Sharon Osbourne has recalled a furious bust-up with Piers Morgan - and how husband Ozzy forced her to heal their relationship.
Sharon and Piers' relationship has made headlines in recent months after she defended him after his controversial remarks about Prince Harry and Meghan Markle.
The pair have known each other for two decades, and Sharon told that while they're close friends, they've butted heads in the past.
One of these clashes even got physical after Sharon smacked the former GMB host across the face in public.
"We argue like hell; we had a punch-up once," she told The Daily Mail's You magazine.
She continued: "I slapped him in Mr Chow's [a Chinese restaurant in London's Knightsbridge].
"Then I go home and Ozzy, goes, 'Call him and apologise. Do it right now.' That was years ago. He'll be huffy with me for a day and then he talks to me. We don't agree about lots of things."
Sharon quit US chat show The Talk last month after her defence of Piers prompted a considerable backlash.
She had rowed with colleague Sheryl Underwood over Piers' remarks about Harry and Meghan's interview with Oprah Winfrey during his final GMB shows.
Among his coverage of the interview, Piers had cast doubt on the veracity of a number of claims made by the pair during the interview, including that Meghan had struggled with suicidal thoughts.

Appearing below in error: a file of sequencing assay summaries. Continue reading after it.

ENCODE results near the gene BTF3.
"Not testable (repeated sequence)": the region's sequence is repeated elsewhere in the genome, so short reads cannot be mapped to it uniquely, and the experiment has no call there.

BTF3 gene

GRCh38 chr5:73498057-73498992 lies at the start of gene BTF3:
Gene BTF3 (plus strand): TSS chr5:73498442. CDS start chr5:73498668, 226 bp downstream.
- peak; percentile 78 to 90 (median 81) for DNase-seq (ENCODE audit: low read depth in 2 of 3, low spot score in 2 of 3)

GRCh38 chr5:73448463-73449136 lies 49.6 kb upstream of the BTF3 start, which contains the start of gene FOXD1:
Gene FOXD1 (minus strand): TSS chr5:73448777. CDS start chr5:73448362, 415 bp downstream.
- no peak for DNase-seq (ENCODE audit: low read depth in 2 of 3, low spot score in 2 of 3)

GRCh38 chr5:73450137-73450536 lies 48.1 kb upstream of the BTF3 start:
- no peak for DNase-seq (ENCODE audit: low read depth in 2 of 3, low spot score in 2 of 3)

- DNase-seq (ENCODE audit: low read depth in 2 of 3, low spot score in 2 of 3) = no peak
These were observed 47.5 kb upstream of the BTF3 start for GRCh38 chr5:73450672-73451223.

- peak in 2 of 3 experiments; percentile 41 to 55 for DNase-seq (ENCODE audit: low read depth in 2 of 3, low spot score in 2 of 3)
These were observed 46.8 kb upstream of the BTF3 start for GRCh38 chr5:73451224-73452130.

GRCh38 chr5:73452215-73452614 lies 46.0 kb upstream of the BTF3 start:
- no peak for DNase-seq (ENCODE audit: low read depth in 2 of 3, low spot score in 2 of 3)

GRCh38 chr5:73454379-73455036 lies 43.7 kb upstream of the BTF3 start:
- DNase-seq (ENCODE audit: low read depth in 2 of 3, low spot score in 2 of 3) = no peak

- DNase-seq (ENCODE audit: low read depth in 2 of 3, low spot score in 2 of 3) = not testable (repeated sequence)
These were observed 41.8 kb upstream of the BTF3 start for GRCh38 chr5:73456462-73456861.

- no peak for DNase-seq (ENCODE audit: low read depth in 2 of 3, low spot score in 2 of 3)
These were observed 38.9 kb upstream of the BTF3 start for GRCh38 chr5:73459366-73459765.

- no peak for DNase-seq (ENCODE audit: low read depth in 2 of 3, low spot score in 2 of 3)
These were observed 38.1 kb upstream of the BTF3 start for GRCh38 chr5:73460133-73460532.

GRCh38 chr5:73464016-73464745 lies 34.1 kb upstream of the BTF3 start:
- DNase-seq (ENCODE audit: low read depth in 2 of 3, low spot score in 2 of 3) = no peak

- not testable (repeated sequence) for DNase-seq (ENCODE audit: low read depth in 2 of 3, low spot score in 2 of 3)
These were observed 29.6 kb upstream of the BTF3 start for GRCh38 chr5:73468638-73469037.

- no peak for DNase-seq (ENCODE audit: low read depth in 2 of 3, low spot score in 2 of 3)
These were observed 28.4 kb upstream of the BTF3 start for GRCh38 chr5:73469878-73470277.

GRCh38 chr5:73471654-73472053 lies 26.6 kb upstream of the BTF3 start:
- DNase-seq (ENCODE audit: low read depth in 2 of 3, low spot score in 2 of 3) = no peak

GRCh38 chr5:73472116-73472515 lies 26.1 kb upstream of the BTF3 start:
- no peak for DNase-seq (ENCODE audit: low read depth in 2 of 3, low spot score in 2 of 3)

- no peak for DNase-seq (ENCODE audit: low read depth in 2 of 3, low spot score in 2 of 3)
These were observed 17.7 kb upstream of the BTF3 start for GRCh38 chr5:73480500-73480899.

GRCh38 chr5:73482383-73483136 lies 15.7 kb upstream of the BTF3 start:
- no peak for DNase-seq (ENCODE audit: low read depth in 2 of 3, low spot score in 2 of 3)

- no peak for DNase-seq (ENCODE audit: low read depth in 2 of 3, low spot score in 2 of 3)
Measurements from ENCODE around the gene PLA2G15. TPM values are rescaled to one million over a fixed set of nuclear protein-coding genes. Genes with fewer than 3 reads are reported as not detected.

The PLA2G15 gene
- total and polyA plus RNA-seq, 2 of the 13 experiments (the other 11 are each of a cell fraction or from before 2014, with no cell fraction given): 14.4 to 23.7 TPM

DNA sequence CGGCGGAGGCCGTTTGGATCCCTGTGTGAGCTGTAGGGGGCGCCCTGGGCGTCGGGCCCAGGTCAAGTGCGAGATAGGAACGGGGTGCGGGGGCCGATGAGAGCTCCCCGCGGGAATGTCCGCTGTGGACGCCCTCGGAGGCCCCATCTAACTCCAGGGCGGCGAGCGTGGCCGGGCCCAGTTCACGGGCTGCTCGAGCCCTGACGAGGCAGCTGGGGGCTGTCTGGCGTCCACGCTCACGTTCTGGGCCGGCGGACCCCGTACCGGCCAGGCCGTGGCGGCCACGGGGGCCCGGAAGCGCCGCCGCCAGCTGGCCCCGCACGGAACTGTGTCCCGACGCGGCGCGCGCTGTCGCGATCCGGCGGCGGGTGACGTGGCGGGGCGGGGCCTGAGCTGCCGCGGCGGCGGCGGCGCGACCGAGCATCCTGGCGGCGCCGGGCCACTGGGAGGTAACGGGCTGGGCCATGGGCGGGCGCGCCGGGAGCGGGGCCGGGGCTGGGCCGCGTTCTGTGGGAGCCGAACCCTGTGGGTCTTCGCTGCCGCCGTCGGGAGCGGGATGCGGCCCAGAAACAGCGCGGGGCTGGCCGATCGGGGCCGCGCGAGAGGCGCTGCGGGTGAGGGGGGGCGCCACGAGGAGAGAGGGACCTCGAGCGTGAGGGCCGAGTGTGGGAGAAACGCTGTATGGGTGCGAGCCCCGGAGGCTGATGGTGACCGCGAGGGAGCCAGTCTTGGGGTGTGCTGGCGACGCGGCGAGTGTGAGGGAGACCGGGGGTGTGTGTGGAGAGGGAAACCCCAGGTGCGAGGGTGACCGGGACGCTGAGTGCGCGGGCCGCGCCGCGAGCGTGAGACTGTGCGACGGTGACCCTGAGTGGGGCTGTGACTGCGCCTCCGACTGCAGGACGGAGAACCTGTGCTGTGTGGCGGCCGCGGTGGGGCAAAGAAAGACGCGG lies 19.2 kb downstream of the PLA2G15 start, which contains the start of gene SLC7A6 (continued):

His opinions led to an on-air clash with colleague Alex Beresford, during which he stormed off set.
That evening - 9 March - ITV confirmed Piers would not be returning to GMB hosting duties.
And he has spoken out a number of times in his friend Sharon's defence, claiming that her sudden exit from The Talk was the price she paid for loyalty.
"One of the most difficult days of my career… Sharon went on Twitter immediately and defended my right to speak… she's a loyal friend and my god has she paid for that," he told Tucker Carlson during an interview on US television.
"It's disconcerting to see a good friend of mine taken down. Sharon was taken down very deliberately - all because she dared to tweet that I was entitled to my own opinion."
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